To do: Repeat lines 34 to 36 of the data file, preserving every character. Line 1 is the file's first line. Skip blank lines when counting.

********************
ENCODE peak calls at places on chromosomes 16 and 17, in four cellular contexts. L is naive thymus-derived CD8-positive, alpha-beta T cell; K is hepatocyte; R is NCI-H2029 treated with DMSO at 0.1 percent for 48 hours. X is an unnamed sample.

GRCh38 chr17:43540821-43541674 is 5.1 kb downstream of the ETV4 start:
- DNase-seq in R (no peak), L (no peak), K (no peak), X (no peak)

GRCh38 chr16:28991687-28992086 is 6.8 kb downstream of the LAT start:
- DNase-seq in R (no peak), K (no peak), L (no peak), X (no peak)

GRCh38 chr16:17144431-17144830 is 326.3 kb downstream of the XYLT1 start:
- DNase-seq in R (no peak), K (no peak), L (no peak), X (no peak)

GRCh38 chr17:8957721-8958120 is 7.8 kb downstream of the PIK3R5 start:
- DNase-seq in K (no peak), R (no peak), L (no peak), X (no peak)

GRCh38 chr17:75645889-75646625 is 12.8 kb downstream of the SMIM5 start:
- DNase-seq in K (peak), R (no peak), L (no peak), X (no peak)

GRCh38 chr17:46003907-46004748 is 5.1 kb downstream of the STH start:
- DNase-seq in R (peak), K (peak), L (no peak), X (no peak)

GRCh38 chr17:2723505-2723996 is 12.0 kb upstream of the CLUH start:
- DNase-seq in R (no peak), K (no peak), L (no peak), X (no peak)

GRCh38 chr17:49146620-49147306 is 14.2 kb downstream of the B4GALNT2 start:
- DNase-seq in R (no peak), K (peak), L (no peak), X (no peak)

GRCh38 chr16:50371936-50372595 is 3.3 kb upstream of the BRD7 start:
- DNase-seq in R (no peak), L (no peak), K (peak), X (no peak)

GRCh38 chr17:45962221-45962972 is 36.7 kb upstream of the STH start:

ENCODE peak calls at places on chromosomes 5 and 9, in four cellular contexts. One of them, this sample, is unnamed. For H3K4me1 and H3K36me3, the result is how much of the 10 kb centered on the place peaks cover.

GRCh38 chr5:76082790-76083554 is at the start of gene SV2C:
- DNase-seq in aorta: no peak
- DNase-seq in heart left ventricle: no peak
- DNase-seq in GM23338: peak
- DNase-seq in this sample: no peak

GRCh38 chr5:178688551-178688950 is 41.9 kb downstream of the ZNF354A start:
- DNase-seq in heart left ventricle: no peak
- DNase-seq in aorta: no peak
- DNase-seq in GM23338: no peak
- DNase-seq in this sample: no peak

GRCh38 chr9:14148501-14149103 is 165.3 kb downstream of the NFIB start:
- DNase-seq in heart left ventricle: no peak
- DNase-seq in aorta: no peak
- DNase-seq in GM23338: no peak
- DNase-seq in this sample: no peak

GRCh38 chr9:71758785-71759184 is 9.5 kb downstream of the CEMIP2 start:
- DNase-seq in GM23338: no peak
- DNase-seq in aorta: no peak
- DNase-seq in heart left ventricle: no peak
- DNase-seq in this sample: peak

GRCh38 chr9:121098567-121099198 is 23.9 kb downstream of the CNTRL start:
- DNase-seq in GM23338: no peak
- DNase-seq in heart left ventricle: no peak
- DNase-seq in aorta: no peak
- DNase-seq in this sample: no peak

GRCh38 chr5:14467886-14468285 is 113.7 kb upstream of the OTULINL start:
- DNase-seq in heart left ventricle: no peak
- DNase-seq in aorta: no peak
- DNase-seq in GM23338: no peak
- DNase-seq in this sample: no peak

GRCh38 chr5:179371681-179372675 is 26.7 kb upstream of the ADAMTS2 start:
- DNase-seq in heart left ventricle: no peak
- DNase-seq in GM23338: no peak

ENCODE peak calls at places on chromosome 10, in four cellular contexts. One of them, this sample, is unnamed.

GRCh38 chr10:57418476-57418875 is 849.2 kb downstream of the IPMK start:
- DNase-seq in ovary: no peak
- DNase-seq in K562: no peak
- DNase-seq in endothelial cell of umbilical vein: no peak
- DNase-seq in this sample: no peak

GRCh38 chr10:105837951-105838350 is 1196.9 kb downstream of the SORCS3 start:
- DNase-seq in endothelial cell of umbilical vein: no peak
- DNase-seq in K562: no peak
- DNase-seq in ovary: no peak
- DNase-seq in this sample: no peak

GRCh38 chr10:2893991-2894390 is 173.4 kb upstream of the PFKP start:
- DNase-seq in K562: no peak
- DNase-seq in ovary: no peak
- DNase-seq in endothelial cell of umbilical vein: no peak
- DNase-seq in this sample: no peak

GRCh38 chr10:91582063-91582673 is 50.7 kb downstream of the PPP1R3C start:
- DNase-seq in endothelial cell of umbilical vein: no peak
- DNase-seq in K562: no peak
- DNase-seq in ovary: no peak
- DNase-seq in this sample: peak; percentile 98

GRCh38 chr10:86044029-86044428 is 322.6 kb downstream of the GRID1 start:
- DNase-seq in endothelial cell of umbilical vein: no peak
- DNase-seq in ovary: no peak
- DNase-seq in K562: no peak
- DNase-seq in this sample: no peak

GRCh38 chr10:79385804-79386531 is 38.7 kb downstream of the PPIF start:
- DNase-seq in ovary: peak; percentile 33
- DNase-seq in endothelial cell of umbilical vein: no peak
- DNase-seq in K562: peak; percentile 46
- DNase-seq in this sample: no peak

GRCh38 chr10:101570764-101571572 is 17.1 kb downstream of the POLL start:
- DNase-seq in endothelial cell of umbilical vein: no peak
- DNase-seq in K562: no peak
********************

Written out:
- DNase-seq in aorta: no peak
- DNase-seq in GM23338: no peak
- DNase-seq in this sample: no peak